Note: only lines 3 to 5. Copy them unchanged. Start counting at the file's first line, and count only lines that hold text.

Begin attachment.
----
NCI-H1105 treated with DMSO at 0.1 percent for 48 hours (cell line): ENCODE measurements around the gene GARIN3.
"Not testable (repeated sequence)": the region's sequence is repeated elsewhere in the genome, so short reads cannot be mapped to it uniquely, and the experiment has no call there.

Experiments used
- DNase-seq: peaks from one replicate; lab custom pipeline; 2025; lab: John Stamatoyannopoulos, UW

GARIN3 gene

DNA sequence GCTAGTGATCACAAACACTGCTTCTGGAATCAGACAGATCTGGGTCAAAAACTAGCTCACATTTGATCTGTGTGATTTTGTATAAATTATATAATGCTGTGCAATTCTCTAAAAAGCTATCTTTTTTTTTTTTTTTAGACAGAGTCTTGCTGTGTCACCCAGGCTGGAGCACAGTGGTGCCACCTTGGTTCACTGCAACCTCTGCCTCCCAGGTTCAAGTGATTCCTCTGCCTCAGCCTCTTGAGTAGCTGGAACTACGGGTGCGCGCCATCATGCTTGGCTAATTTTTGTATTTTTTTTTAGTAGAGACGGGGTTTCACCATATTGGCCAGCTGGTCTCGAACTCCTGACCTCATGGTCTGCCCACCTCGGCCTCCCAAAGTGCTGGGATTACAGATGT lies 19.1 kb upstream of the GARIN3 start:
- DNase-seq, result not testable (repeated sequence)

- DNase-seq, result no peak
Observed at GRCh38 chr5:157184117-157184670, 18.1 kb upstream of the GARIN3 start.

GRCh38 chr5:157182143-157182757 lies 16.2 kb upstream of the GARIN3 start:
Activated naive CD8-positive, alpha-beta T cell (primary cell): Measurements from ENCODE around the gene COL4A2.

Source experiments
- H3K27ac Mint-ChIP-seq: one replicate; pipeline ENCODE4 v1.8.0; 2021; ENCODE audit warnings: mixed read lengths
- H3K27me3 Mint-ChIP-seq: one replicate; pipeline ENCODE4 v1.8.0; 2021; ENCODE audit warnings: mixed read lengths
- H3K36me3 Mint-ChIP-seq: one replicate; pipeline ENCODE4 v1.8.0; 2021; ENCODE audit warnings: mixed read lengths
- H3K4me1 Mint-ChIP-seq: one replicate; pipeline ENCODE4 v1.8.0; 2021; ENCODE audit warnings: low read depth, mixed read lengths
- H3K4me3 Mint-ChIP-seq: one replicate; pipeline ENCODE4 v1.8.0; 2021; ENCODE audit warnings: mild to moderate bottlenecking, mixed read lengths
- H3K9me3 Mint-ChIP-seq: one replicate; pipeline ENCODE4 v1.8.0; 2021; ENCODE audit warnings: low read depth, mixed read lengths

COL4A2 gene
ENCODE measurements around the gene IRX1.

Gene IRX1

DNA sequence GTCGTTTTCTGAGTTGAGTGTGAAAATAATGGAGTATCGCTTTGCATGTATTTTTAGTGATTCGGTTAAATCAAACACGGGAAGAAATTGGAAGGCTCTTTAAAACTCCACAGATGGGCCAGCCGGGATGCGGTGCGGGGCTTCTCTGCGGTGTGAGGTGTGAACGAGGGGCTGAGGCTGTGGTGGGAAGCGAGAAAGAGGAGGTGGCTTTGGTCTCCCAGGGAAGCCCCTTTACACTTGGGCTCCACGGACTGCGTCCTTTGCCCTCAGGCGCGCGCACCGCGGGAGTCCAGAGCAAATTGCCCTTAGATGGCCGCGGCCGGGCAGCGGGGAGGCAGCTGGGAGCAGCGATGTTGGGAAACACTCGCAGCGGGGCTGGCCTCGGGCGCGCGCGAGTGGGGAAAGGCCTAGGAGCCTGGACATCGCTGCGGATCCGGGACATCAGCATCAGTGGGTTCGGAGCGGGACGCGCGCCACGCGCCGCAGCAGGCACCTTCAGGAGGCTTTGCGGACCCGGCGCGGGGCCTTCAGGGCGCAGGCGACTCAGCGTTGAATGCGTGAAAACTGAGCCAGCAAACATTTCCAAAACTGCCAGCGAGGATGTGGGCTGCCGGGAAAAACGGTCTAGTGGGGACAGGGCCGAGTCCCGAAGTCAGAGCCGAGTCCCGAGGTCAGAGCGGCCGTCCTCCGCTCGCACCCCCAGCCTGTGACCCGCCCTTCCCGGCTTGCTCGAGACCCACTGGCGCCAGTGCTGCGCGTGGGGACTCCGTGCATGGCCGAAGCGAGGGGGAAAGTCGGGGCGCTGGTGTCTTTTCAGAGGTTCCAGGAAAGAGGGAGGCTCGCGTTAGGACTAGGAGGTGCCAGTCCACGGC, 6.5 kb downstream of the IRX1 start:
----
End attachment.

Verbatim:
Experiments used
- DNase-seq: peaks from one replicate; lab custom pipeline; 2025; lab: John Stamatoyannopoulos, UW

GARIN3 gene